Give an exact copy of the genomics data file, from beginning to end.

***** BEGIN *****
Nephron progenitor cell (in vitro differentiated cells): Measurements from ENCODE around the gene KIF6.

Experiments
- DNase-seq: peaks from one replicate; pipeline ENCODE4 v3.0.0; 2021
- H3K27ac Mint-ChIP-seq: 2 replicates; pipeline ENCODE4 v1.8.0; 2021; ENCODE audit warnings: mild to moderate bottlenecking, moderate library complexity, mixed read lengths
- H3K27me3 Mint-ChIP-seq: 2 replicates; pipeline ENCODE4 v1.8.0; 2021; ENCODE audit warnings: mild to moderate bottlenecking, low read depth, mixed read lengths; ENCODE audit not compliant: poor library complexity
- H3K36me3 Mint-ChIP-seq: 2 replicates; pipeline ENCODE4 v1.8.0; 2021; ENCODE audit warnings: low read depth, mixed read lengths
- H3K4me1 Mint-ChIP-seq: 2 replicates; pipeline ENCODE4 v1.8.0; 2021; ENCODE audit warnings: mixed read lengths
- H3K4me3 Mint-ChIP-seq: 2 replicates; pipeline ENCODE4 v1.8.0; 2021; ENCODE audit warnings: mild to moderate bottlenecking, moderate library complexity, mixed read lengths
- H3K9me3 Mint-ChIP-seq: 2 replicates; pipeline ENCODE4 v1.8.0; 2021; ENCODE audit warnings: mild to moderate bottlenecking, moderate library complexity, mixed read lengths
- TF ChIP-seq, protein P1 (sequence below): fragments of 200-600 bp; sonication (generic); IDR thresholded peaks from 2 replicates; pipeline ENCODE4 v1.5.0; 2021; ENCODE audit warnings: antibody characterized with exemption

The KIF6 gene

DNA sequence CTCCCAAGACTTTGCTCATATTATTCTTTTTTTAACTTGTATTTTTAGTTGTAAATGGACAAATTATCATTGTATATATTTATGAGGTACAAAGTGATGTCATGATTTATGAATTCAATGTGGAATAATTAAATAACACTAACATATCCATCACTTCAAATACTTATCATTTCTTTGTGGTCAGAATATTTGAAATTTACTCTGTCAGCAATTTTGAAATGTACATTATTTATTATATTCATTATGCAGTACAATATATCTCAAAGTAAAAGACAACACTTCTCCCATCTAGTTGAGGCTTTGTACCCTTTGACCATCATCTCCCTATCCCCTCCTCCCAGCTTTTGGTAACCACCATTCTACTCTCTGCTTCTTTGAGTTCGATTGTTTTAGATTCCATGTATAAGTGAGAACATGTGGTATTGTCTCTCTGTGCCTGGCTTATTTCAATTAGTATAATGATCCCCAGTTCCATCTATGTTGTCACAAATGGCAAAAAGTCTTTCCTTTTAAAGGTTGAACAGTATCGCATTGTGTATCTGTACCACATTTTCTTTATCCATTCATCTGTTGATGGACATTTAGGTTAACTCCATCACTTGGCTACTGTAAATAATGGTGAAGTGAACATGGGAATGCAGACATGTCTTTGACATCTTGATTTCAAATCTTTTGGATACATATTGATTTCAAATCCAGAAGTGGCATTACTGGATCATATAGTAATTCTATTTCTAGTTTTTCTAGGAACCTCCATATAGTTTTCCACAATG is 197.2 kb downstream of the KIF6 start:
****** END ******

Nephron progenitor cell (in vitro differentiated cells): Measurements from ENCODE around the gene KIF6.

Experiments
- DNase-seq: peaks from one replicate; pipeline ENCODE4 v3.0.0; 2021
- H3K27ac Mint-ChIP-seq: 2 replicates; pipeline ENCODE4 v1.8.0; 2021; ENCODE audit warnings: mild to moderate bottlenecking, moderate library complexity, mixed read lengths
- H3K27me3 Mint-ChIP-seq: 2 replicates; pipeline ENCODE4 v1.8.0; 2021; ENCODE audit warnings: mild to moderate bottlenecking, low read depth, mixed read lengths; ENCODE audit not compliant: poor library complexity
- H3K36me3 Mint-ChIP-seq: 2 replicates; pipeline ENCODE4 v1.8.0; 2021; ENCODE audit warnings: low read depth, mixed read lengths
- H3K4me1 Mint-ChIP-seq: 2 replicates; pipeline ENCODE4 v1.8.0; 2021; ENCODE audit warnings: mixed read lengths
- H3K4me3 Mint-ChIP-seq: 2 replicates; pipeline ENCODE4 v1.8.0; 2021; ENCODE audit warnings: mild to moderate bottlenecking, moderate library complexity, mixed read lengths
- H3K9me3 Mint-ChIP-seq: 2 replicates; pipeline ENCODE4 v1.8.0; 2021; ENCODE audit warnings: mild to moderate bottlenecking, moderate library complexity, mixed read lengths
- TF ChIP-seq, protein P1 (sequence below): fragments of 200-600 bp; sonication (generic); IDR thresholded peaks from 2 replicates; pipeline ENCODE4 v1.5.0; 2021; ENCODE audit warnings: antibody characterized with exemption

The KIF6 gene

DNA sequence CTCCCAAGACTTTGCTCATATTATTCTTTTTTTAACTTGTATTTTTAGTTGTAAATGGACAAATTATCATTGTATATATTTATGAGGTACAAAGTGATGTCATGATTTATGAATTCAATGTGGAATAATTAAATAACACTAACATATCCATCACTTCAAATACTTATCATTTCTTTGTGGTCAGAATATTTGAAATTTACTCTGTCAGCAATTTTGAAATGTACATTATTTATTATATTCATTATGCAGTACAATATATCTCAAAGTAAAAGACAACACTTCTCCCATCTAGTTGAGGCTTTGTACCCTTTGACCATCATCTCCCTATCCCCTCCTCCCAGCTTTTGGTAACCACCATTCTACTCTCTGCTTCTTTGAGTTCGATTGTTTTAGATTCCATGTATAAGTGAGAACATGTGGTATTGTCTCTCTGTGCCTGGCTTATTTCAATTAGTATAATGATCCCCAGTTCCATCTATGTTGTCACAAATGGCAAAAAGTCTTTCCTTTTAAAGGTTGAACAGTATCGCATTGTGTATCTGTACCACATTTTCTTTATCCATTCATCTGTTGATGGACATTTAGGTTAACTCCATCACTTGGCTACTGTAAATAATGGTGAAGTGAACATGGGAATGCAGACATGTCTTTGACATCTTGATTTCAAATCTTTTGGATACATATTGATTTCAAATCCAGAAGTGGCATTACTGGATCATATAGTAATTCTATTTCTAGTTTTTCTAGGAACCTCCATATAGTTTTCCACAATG is 197.2 kb downstream of the KIF6 start: